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    A View from the Pew
    Sunday
    Sep092012

    Martini anyone? 

    I love a good martini.

    Cardinal Carlo Maria Martini, S.J. died on August 31 at age 85. A prolific writer and a prophetic voice within the Catholic Church for many years, Cardinal Martini stood for a reformed church as envisioned at the Second Vatican Council.  He walked the talk throughout his years as a priest and as a leader in the church. Before he died, Cardinal Martini gave a final interview to a Jesuit colleague and friend. Cardinal Martini read and approved the text and knew that the letter would be published posthumously. Take the time to read his inspired and visionary opinions here http://ncronline.org/blogs/ncr-today/translated-final-interview-martini.(To read more about Cardinal Martini, click here http://www.guardian.co.uk/world/2012/sep/03/cardinal-carlo-maria-martini).

    In his interview, Cardinal Martini shared that the institutional church’s culture “has become old, our churches and our religious houses are big and empty, the bureaucratic apparatus of the church grows, our rites and our dress are pompous. Do these things, however, express what we are today?”  Cardinal Martini then posed a pointed question. “Where are the heroes among us who can inspire us? By no means do we have to limit them by the boundaries of the institution.”  

    During this week’s Democratic National Convention, I saw one such hero emerge. Sr. Simone Campbell who heads a Washington-based Catholic social justice lobby called Network http://www.networklobby.org/people/simone-campbell-sss stepped onto the stage of the DNC and fearlessly delivered an exhilarating speech on faith, family and fairness. She hit a home run not only at the DNC but throughout the social network. (Watch the YouTube of Sr. Simone Campbell at the DNC here http://www.youtube.com/watch?v=UgzQ5tjV_Fo).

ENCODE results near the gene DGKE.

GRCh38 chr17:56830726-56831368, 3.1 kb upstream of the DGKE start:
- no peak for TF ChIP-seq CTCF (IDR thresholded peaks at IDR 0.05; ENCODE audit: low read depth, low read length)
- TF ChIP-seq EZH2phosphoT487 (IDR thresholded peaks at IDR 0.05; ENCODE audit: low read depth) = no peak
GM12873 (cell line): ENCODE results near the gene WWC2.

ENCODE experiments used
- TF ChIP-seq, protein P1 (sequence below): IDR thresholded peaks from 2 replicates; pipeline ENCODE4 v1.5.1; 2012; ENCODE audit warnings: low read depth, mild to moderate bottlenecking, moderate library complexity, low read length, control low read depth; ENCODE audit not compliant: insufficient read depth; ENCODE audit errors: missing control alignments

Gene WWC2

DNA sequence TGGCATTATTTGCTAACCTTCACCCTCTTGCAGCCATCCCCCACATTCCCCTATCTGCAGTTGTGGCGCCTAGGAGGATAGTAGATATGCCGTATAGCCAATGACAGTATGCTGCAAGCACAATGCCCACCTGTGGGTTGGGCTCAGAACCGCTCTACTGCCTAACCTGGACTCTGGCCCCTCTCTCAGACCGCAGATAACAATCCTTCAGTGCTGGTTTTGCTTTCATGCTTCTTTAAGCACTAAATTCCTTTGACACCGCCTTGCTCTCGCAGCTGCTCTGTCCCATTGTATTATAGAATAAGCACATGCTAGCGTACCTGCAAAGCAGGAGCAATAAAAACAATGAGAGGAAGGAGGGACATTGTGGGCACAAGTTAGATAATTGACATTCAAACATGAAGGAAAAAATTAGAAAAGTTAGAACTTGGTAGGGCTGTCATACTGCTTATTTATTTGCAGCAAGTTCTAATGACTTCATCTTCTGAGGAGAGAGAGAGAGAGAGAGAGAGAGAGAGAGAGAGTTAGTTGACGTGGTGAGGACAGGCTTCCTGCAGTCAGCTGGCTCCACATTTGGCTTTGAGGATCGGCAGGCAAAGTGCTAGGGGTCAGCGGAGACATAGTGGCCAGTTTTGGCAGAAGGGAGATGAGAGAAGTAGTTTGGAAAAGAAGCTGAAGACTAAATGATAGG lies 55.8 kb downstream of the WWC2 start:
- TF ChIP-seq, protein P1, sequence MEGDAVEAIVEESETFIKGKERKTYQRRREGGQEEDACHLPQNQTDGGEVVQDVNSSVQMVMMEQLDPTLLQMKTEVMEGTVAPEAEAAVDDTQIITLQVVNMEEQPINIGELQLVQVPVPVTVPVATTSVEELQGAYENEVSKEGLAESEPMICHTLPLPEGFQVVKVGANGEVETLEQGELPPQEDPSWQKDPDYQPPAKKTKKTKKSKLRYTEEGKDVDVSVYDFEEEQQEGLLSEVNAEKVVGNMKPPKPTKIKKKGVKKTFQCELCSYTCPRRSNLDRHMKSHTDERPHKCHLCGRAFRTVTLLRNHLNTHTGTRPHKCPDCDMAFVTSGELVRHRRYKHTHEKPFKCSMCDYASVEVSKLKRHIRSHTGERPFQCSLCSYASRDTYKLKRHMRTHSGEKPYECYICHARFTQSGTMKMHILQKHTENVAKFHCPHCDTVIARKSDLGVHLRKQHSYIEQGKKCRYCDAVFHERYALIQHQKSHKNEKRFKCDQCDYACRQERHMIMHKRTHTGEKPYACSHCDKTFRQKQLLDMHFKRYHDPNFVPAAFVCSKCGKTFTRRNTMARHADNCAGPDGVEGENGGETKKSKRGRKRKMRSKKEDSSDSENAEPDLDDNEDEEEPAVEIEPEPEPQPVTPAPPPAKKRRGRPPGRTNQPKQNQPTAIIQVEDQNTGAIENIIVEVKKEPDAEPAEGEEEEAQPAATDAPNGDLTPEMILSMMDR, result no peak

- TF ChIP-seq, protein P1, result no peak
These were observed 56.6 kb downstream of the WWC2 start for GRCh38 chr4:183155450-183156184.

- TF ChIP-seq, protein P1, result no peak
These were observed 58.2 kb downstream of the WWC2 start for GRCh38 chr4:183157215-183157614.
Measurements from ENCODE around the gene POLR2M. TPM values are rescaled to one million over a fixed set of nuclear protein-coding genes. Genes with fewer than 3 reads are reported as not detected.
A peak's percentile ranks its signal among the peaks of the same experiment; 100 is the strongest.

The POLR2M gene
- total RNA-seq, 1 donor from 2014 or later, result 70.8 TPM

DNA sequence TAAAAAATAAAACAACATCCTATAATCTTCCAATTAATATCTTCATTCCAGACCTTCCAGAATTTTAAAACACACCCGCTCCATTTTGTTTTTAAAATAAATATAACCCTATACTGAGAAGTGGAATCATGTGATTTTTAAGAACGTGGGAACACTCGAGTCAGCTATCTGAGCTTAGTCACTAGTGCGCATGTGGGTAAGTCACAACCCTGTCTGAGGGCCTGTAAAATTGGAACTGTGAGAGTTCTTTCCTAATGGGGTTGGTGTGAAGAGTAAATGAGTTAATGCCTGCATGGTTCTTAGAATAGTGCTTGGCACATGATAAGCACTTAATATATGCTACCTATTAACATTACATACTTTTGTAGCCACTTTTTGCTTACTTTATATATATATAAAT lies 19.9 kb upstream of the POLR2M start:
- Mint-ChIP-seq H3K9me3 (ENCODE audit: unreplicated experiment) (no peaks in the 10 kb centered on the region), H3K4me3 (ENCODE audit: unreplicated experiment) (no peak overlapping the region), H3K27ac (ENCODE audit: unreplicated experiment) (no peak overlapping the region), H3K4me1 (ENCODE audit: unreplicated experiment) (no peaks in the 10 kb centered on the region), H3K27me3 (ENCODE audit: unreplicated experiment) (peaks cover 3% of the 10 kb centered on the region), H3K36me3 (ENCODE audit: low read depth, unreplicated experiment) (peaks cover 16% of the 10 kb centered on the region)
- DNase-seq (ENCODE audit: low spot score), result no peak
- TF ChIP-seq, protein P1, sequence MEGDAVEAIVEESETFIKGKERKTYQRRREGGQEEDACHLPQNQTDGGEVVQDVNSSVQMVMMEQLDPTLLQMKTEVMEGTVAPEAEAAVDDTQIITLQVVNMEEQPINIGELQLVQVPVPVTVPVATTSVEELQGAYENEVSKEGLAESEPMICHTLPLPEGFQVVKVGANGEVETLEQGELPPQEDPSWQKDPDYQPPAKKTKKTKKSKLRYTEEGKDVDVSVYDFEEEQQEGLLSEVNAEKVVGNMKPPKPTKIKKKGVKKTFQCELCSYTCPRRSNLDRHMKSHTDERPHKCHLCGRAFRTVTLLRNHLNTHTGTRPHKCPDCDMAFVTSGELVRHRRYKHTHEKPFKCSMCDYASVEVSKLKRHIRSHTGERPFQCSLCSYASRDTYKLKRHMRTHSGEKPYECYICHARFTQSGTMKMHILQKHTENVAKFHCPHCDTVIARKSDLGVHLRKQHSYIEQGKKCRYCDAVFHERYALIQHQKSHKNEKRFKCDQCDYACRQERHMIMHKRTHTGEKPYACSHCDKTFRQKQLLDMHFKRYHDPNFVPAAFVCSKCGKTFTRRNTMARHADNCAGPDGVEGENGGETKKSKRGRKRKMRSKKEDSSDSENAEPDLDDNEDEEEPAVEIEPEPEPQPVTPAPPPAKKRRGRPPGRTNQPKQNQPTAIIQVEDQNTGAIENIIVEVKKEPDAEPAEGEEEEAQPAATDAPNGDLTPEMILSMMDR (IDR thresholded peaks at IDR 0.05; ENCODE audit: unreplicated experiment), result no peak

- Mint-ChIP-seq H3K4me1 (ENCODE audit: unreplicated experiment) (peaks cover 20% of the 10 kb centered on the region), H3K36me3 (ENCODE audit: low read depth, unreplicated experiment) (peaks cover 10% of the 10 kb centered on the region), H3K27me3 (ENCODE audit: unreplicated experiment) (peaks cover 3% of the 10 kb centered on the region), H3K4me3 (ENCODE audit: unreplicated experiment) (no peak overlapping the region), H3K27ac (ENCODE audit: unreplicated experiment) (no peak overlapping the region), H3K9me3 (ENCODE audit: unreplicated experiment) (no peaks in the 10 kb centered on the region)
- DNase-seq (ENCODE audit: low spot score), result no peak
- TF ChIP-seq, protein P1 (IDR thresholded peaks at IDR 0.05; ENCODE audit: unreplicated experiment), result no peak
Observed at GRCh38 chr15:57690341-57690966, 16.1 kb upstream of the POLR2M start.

For me, Sr. Simone’s talk prophetically resounded with the scriptural words of today’s readings from Isaiah and St. James. “Say to those whose hearts are frightened: Be strong, fear not!” (Isaiah 35: 4-7a). Sr. Simone provided a smattering of poignant stories of the people that the nuns on the bus (http://www.networklobby.org/nuns-bus-trip) encountered on their sojourn through nine states “to stand with struggling families and to lift up our Catholic sisters who serve them.”

    Sr. Simone unleashed Christ, the living Word of God as she braved the political podium of the DNC, speaking passionately on behalf of those who so often cannot speak, see, hear or walk themselves in a gut wrenching delivery. “I am my sister’s keeper. I am my brother’s keeper,” she said to resounding applause. The people who listened to her ardent plea to ‘get on the bus’ of Christian justice nodded, wept, stood up and cheered out loud. I imagine that the crowd who met and heard Jesus did the same thing.

    I believe that Cardinal Martini and Sr. Simone Campbell provide us with two examples of what we can be as the church in the post-modern world. We have to start thinking outside the box to reach into people’s hearts and quicken the sparks that lay hidden under piles of dirty soot. Cardinal Martini hit the nail on the head in his posthumous letter when he said, “I advise the Pope and the bishops to seek out twelve people outside the lines for administrative positions, people who are close to the poorest, who are surrounded by young people, and who try new things. We need to be with people who burn in such a way that the Spirit can spread itself everywhere.” Sr. Simone Campbell and women like her should be on the top of that list.

    Martini anyone?